There’s A Disease In The Modern Economy…And It Is Destroying Businesses!

By Dave Wakeman

Lately I’ve been thinking about the declining sales, ratings, and overall numbers in a number of pretty high profile businesses that make up the American economy: sports, retail, some forms of hospitality, and I’ve come to a pretty remarkable conclusion.

Despite the fact that social media is more and more prevalent and should put most of us on our best behavior, we still find ourselves living in the “We Don’t Care, We Don’t Have To” economy.

You may recognize this in the last time you went to a restaurant and the staff treated you like it was an inconvenience for you to be there.

Or, the way that I felt after taking my son to a Washington Nationals’ game a few weeks back when 20 minutes after first pitch, there were still 10-15 minute lines to get into the stadium, lines for food and beverage that took an inning to order from, and staff that could have cared less that there was anyone there.

You also see it in the recent United Airlines situations.

I’m sure I don’t have to dig too deep to find a bunch of other relevant examples as well.

What we see more and more is that despite our companies and businesses too often telling us that they just don’t care, the companies that do care and show it are the ones that are doing well.

Here are a few examples:

In Washington, DC, there’s a relatively new BBQ restaurant called Federalist Pig. I’ve probably been 4 times in the last two months. Over the past few times, the staff has gotten to know me and my son, especially my son.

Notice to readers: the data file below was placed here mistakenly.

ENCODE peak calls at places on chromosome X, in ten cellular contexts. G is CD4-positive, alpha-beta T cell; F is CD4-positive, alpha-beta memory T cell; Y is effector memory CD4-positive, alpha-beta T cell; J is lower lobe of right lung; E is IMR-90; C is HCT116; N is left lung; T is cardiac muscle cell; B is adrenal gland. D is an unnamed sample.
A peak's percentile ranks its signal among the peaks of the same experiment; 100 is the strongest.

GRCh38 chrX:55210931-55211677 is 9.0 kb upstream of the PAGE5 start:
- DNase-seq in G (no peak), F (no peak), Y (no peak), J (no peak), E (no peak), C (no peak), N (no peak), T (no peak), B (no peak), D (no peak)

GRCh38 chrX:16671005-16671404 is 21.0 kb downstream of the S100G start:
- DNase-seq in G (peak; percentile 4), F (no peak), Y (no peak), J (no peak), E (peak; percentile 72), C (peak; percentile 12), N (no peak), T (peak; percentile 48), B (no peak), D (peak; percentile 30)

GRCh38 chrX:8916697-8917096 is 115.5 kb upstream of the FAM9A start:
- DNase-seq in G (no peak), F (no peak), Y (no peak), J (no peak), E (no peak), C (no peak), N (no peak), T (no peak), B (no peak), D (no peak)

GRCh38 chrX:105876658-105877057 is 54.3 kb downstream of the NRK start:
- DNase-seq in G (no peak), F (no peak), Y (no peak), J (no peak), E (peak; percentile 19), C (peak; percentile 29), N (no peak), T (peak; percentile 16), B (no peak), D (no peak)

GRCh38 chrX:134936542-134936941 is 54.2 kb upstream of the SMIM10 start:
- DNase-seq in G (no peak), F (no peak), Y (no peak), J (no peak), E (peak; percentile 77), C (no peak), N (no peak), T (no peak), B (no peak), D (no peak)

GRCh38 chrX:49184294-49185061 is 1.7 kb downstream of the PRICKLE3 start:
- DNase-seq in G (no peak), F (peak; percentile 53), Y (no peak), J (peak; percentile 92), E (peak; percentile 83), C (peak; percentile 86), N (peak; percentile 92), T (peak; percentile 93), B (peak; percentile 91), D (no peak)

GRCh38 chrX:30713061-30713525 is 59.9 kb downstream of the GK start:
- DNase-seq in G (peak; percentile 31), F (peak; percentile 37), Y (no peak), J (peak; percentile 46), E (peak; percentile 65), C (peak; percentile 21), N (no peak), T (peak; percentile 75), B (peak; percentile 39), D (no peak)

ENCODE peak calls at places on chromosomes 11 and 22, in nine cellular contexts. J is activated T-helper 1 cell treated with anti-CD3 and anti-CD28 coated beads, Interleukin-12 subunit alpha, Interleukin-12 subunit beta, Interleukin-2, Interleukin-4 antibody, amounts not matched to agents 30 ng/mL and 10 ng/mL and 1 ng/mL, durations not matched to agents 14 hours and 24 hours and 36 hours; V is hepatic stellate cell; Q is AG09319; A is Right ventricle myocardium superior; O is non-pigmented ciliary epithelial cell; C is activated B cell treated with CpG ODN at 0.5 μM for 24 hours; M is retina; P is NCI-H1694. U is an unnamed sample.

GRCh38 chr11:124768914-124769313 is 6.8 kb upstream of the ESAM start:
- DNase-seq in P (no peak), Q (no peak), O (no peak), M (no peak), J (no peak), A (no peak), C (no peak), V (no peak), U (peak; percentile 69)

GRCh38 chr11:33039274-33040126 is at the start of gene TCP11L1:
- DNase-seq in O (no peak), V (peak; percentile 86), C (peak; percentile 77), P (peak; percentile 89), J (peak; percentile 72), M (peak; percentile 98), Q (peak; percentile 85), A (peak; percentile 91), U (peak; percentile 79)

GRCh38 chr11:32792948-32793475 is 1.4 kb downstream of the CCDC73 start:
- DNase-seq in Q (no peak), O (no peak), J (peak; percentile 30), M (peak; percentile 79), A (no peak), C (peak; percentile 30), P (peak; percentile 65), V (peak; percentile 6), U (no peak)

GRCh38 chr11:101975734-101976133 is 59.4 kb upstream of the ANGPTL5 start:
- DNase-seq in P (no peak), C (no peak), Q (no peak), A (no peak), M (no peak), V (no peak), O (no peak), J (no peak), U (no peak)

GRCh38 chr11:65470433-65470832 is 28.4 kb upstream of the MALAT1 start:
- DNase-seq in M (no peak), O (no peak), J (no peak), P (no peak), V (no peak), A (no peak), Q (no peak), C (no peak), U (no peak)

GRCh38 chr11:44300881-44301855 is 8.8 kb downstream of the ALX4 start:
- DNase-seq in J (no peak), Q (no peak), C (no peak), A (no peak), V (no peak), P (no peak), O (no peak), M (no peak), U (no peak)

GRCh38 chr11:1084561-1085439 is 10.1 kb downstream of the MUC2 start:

To the point that when he comes in, they make sure to thank him and tell him, “repeat customers like you are what keep us going.”

He loves the attention. I love him getting the attention. But more importantly, the staff saying that shows that they care.

Another example:

Have you ever been to Philz Coffee?

We have two in DC now and both of them are pretty great.

At the one in Adams Morgan, one of the baristas always talks with me about the book I am reading. She even took a recommendation and bought the book for her brother. Which she went on to tell me was his favorite gift and that he read the book in a weekend.

At the Navy Yard Philz, the staff is always extremely willing to make a special blend of a pound of coffee for me. Which on the surface, shouldn’t be a big deal. But they talk with me about the reason I like the blend like that and what I like about coffee, not earth shaking stuff…but when you have a lot of choices, these personal interactions matter.

Final example:

In my neighborhood in DC, I live near Rock Creek Park and Beach Drive. The federal government is undertaking a long overdue project to fix, widen, and repave Beach Drive.

Unfortunately, this means that the traffic has to go somewhere.

Unfortunately, most of this traffic is now funneled through my neighborhood.

And, it isn’t the Go to the full article.

Source:: Business 2 Community

Be Sociable, Share!